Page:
Comparing Bitcoin Cash to Bitcoin

Blocksize Difference

Bitcoin Cash currently has 32 meg blocks in comparison to Bitcoin’s effective ~4 meg limit. Naturally, this means that BCH can handle a much heavier transactional load on its blockchain. However, this may be moot as it currently has far fewer transactions than its more popular predecessor.

Vitalik Buterin, inventor of Ethereum, recently proposed off-loading some of the load of the Ethereum network to Bitcoin Cash, an interesting proposal which could take advantage of the latter network’s ample and cheap block space.

Transaction Processing Difference

To highlight the differences in transaction volume, over the past 24 hours, BTC has confirmed an average of 2349 transactions per block compared to BCH’s 389. For the entire day, BTC processed 311,654 versus BCH’s 52176.

It must also be said that Bitcoin processes an unknown volume of virtually fee-less transactions over its Lightning Network, which processes transactions in a peer-to-peer manner that cannot be accurately recorded.

Transaction Fee Difference

Based on the above average of confirmed transactions, Bitcoin charges $3.37 per kilobyte of block space (where the average transaction is about 160 to 220 kilobytes) whereas BCH only charges 1 cent per kilobyte. If BCH blocks were to fill up with more transactions, fees would likely rise but it cannot be denied that they are currently extremely low-cost.

Issuance Difference

At the time of writing, there were 17.9 million circulating BCH but only 17.83 million circulating BTC. This discrepancy is a result of the Emergent Difficulty Algorithm (EDA) employed by BCH during its early days after launch. Intended to protect it against mining attacks or neglect, the EDA was gamed by miners to accumulate BCH at a more rapid rate than intended.

Price Differences

Currently, the Bitcoin Cash price is around $300, sitting at about 3% of BTC. The highest BCH has been relative to BTC is nearly 25% of its price in January of 2018. At that time, there was a lot of talk of BCH “flipping” Bitcoin and assuming the crypto throne, and as a result, many people were motivated to buy the coin. The lowest BCH to BTC ratio was about 2.5%, recorded in December of 2018.

Hash Rate Differences

According to the Crypto 51 site, BTC currently has 59,286 Petahash per second of hashpower dedicated to its mining, whereas BCH has 1,784 PH/s. For security purposes, this means it would cost nearly $700,000 per hour to 51% attack BTC versus $21,000 for a similar attack on BCH. This is significant, as both coins are mined by the same hardware. Miners may thus easily switch their hashpower between the two chains, based on profitability or other factors.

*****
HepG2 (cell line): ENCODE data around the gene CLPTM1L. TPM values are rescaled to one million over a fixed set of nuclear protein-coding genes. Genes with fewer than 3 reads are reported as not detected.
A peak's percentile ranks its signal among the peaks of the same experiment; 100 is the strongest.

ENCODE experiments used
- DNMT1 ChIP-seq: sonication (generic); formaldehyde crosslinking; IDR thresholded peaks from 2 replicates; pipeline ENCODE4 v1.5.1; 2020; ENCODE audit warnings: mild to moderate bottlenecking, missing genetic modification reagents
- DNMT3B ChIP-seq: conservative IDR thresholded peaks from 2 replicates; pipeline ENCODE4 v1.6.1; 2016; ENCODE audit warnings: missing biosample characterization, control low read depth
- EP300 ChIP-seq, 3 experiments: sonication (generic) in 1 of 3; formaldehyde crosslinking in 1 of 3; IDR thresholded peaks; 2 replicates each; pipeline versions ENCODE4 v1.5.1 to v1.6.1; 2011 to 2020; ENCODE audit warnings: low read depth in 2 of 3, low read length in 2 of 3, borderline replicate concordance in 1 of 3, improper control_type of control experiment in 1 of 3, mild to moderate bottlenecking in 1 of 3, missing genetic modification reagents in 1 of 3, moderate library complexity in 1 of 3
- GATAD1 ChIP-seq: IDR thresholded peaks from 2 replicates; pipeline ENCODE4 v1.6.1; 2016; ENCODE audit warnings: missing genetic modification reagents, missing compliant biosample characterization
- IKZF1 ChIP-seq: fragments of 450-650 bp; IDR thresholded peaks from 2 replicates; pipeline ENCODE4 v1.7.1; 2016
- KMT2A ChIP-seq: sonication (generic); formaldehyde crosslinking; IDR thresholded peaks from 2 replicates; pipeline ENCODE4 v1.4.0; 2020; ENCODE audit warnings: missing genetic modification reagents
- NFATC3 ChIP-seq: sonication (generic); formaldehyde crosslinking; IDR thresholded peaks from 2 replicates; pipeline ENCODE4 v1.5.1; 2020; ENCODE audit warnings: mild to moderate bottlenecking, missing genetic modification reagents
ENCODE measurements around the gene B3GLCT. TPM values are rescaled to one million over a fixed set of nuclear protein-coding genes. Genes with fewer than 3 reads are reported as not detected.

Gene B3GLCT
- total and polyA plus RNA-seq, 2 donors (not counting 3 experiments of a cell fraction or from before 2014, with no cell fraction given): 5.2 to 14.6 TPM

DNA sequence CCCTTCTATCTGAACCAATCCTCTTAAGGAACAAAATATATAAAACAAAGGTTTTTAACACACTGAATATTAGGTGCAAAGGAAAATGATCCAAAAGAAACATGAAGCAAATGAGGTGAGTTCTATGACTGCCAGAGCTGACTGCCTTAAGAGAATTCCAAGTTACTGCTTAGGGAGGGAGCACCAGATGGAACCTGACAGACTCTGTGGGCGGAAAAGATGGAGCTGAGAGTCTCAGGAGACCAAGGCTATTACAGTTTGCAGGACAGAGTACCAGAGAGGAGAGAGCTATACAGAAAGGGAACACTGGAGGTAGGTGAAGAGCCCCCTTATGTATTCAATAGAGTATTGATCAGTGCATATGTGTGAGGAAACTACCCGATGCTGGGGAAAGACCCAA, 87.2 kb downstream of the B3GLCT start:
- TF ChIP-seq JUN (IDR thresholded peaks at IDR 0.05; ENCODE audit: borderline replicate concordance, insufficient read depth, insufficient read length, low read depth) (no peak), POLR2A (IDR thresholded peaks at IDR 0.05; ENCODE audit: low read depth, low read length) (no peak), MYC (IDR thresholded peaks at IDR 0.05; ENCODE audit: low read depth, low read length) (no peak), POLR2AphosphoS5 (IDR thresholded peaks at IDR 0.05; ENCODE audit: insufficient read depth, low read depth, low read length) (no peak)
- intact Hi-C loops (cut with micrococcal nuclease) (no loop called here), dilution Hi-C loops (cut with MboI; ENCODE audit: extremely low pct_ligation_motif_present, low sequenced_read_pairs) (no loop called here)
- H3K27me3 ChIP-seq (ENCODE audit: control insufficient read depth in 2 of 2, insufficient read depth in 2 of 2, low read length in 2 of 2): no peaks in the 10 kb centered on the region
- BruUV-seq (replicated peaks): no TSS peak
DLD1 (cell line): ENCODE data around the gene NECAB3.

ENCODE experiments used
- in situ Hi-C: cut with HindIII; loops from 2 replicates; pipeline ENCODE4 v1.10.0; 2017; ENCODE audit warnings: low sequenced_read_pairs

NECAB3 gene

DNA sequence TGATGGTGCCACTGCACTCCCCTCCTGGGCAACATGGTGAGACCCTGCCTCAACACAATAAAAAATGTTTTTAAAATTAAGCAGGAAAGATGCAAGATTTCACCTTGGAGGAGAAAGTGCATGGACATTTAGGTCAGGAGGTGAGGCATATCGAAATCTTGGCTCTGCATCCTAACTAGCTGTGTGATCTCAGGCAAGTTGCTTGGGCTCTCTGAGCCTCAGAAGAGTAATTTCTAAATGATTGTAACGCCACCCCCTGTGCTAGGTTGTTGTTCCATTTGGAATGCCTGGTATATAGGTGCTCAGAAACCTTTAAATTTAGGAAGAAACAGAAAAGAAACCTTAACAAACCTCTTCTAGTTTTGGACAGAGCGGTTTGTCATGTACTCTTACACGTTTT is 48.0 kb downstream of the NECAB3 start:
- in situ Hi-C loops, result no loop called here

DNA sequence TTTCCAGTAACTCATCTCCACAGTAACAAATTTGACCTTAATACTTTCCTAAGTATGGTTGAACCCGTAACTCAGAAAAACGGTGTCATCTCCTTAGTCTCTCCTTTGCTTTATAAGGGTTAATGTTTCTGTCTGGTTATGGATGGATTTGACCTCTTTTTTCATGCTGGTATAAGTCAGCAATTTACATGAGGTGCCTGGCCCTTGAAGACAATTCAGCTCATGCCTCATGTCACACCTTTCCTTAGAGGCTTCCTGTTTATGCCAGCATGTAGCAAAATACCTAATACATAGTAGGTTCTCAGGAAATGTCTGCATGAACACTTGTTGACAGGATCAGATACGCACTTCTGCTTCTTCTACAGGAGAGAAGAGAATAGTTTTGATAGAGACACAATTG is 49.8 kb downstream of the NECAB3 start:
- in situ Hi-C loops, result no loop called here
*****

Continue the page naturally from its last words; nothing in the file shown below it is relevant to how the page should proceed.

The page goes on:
Bitcoin Cash uses much of its predecessor’s codebase, with the notable exception of SegWit, which was Bitcoin’s technical solution to scaling (in conjunction with the associated Lightning Network and other forthcoming upgrades).

BCH has much in common with BTC, including its mining algorithm (SHA256), block time (10 minutes), and its transactional record before the fork (meaning that everyone who held Bitcoin before the fork date received an equivalent amount of BCH).

The BCH Price

In terms of market cap rankings, Bitcoin Cash with $5.2 billion in value currently contends with Litecoin’s $5.6 billion value for 4th place position. Though at one point, the BCH price briefly spiked so high that it flipped Ethereum for second place:

Vitalik Non-giver of Ether


Congrats on this. Seriously. @rogerkver @JihanWu @deadalnix

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The BCH price reached its all-time high of $4,071 in December of 2017. It has since fallen back to around the $300 level. This makes Bitcoin Cash one of the worst performers during the so-called “crypto winter,” or protracted bear market which ended around April of this year. Yet for those who believe that BCH has the correct scaling strategy or may find synergy with Ethereum, this presents an opportunity to buy Bitcoin Cash at a relatively low price.